Where do you get the information that ATI's hardware is not OpenCL compliant?

http://www.businesswire.com/portal/s...80&newsLang=en

ATI already has OpenCL running in their labs and plans to incorporate it in the Steam SDK for all currently supported Steam processors. What's more, ATI is providing tools for developers to switch from their own proprietary Brook+ language to OpenCL.

http://www.tgdaily.com/content/view/38764/140/

Which brings up the point that ATI has publicly said they are replacing their proprietary CTM implementation with it's Brook+ language in favour of OpenCL. nVidia however is continuing to push their proprietary C for CUDA language in addition to OpenCL. If you are asking who is more committed to OpenCL it's ATI since they aren't doing their own thing on the side.

And ATI hardware has support for 64-bit floats in their HD3xxx and HD4xxx series whereas nVidia only supports 64-bit floats on the GT200 series which isn't available on Mac. The nVidia 8xxx and 9xxx series only support 32-bit floats. 32-bit floats is what is used to process the graphics in games, but 64-bit support can be used in GPGPU programs. So ATI hardware as it stands is generally more full featured for GPGPU as well.

And yes, it does seem strange that there is another nVidia/Apple article only 5 days after the last one, yet this one really doesn't add much new information.
post #14 of 36
Quote:
Originally Posted by ltcommander.data View Post

Where do you get the information that ATI's hardware is not OpenCL compliant?

http://www.businesswire.com/portal/s...80&newsLang=en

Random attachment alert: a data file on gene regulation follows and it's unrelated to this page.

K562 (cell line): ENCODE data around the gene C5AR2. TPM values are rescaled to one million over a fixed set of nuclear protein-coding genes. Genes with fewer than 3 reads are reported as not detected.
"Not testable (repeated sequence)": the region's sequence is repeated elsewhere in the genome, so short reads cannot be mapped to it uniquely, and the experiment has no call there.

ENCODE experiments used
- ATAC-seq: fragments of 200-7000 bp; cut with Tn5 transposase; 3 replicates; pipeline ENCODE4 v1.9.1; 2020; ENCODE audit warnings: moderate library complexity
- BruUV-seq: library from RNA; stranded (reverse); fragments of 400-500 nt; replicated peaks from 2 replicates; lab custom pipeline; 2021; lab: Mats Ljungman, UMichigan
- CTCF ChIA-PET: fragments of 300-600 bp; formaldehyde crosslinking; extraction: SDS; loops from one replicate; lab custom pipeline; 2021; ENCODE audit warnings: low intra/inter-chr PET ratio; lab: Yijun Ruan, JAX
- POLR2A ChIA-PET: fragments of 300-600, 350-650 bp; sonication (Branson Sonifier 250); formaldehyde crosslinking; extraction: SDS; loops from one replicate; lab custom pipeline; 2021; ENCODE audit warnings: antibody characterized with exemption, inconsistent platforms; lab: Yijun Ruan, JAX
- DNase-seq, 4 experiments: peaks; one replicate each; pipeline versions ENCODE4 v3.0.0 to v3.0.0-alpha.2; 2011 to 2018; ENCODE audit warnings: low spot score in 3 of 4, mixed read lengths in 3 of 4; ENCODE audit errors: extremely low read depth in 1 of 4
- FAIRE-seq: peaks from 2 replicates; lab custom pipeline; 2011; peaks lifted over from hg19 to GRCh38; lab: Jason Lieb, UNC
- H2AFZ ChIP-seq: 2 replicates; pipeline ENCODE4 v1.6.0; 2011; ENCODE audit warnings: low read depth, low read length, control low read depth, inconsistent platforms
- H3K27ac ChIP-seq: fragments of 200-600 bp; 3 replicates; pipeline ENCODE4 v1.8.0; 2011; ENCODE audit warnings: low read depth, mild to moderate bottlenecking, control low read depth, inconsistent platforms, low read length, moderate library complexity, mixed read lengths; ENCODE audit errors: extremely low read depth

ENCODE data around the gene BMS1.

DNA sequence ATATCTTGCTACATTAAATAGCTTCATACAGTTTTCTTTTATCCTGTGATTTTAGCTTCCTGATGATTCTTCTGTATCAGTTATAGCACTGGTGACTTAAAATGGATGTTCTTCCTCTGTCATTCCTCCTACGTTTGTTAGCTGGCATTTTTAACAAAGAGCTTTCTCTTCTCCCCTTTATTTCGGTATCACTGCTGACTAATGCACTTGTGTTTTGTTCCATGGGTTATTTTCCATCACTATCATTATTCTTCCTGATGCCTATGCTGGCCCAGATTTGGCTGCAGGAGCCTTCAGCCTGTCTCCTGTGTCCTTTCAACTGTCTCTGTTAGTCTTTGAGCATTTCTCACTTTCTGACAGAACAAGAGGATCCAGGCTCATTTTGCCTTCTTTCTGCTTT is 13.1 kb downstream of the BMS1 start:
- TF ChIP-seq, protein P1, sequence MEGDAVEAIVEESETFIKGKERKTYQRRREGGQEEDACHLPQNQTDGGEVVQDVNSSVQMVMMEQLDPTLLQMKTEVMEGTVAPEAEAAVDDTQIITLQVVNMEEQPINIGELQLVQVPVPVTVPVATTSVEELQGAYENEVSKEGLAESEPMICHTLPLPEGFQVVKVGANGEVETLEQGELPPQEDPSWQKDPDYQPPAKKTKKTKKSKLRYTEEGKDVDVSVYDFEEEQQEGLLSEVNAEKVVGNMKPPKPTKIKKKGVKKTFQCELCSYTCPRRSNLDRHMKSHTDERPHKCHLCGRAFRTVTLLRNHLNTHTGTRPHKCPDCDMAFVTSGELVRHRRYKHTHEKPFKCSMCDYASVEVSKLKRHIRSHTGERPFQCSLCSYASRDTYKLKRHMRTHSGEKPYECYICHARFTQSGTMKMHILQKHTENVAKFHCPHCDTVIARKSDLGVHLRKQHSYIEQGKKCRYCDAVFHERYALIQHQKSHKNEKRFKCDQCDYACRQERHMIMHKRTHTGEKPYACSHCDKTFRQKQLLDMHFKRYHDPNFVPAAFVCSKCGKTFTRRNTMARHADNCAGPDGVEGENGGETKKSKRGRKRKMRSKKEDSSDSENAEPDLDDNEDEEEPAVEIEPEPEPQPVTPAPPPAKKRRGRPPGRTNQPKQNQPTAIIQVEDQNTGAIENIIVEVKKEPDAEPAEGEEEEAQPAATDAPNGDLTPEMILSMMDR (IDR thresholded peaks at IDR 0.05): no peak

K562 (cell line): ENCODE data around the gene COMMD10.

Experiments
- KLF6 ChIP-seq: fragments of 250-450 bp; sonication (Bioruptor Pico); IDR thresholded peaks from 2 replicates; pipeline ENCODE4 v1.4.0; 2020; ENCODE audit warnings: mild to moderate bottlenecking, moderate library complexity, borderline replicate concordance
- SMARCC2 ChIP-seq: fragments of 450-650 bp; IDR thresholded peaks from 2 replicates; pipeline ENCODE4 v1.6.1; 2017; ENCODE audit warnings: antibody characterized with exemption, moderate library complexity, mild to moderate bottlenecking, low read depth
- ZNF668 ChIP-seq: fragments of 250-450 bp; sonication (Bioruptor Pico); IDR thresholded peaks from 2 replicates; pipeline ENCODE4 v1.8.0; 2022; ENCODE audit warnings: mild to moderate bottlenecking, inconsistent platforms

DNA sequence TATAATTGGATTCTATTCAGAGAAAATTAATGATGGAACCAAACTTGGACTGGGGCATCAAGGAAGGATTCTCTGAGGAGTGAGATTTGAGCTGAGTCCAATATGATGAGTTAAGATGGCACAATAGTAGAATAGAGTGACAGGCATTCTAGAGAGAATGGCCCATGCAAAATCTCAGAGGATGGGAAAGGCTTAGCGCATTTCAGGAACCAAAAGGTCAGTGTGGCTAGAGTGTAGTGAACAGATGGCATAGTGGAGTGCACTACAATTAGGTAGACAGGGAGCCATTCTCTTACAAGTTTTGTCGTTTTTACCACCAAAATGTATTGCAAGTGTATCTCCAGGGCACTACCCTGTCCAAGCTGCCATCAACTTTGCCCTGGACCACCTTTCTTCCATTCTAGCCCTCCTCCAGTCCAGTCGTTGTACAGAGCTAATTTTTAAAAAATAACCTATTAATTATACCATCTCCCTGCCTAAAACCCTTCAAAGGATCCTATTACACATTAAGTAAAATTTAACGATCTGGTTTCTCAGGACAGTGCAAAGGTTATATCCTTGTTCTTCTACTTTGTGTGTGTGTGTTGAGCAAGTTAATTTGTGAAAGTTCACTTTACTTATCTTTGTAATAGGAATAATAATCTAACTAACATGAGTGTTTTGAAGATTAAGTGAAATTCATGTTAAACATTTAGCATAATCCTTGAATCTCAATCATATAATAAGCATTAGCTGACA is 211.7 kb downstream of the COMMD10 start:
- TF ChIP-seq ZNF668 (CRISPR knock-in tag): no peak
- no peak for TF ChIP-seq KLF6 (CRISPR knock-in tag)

ATI already has OpenCL running in their labs and plans to incorporate it in the Steam SDK for all currently supported Steam processors. What's more, ATI is providing tools for developers to switch from their own proprietary Brook+ language to OpenCL.

http://www.tgdaily.com/content/view/38764/140/

Which brings up the point that ATI has publicly said they are replacing their proprietary CTM implementation with it's Brook+ language in favour of OpenCL. nVidia however is continuing to push their proprietary C for CUDA language in addition to OpenCL. If you are asking who is more committed to OpenCL it's ATI since they aren't doing their own thing on the side.

And ATI hardware has support for 64-bit floats in their HD3xxx and HD4xxx series whereas nVidia only supports 64-bit floats on the GT200 series which isn't available on Mac. The nVidia 8xxx and 9xxx series only support 32-bit floats. 32-bit floats is what is used to process the graphics in games, but 64-bit support can be used in GPGPU programs. So ATI hardware as it stands is generally more full featured for GPGPU as well.

And yes, it does seem strange that there is another nVidia/Apple article only 5 days after the last one, yet this one really doesn't add much new information.

Read the above once again & again
post #15 of 36
Quote:
Originally Posted by stonybrookadam View Post

You sir, are an idiot.

Let me get this straight:

*OpenCL is open. Anyone can implement. NVIDIA or AMD or Intel
*Apple's driver support from AMD and NVIDIA has historically been lacking (??)
*AMD announces its intention to write OpenCL drivers.

How the HELL does this "tie" Apple to Nvidia?

There is a shipping product from Nvidia, but AMD is trying to catch up. Tying would be availability from only one source for the indeterminate future. Last time I checked, 10.6 isn't shipping. Perhaps the AMD drivers will be shipping before 10.6!

Hardly unbiased or even linguistically correct journalism.

Damn straight.

Indeed everything I had read pointed to AMD getting their OpenCL implementation out before NVIDIA. AMD have been executing excellently with their drivers for a few years now.
post #16 of 36
Truth is, if you are have any concern for graphics then Intel graphics chips aren't worth touching with barge pole. From my experience they are usually integrated chips, offering the bare minimum of graphics capability.
post #17 of 36
Quote:
Originally Posted by Techslacker View Post

I don't know about that. It still seems it's a requirement here to write from an extreme biased point of view and most of the time warping reality misleading readers.